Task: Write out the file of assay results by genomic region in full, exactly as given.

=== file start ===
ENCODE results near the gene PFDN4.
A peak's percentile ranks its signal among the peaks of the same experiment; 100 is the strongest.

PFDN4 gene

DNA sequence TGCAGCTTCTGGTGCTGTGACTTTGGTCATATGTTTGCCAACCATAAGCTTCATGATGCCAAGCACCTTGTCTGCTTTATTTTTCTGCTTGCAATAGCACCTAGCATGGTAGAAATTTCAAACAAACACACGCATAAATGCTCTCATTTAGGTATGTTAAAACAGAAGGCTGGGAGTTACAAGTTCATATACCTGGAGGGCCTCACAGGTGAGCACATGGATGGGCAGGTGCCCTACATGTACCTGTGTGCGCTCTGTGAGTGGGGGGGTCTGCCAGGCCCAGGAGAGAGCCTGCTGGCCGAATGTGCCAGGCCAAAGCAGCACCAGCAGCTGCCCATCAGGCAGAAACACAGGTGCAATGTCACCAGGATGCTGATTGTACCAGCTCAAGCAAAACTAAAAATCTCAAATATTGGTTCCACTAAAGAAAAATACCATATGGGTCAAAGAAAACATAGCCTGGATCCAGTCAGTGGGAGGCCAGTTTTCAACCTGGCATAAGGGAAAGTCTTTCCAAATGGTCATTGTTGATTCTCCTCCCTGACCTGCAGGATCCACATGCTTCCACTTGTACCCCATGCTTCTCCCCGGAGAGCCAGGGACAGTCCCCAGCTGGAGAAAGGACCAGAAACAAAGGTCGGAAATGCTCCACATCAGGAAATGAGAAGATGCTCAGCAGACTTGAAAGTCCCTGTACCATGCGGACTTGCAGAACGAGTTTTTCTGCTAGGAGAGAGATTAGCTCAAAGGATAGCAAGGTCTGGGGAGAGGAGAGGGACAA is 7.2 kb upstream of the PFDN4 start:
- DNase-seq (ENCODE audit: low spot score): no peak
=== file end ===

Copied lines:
ENCODE results near the gene PFDN4.
A peak's percentile ranks its signal among the peaks of the same experiment; 100 is the strongest.

PFDN4 gene

DNA sequence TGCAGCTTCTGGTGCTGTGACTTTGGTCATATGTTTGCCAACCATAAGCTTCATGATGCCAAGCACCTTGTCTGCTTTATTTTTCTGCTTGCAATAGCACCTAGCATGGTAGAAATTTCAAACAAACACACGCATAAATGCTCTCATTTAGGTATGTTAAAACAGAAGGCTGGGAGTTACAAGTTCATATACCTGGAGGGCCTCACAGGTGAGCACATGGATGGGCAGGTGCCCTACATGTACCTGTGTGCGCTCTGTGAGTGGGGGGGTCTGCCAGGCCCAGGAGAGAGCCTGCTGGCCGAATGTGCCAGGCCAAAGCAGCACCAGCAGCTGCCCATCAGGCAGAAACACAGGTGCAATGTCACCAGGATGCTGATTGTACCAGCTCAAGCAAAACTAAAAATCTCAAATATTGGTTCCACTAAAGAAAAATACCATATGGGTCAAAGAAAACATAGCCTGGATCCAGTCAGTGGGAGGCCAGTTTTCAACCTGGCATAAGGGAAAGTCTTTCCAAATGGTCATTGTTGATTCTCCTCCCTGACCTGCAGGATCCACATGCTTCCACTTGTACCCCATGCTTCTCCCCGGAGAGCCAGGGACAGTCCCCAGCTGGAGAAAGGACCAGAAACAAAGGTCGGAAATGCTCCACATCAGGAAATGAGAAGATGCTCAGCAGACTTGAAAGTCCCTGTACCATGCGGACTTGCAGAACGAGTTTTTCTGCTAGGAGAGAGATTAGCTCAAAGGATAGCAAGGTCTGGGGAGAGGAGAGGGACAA is 7.2 kb upstream of the PFDN4 start:
- DNase-seq (ENCODE audit: low spot score): no peak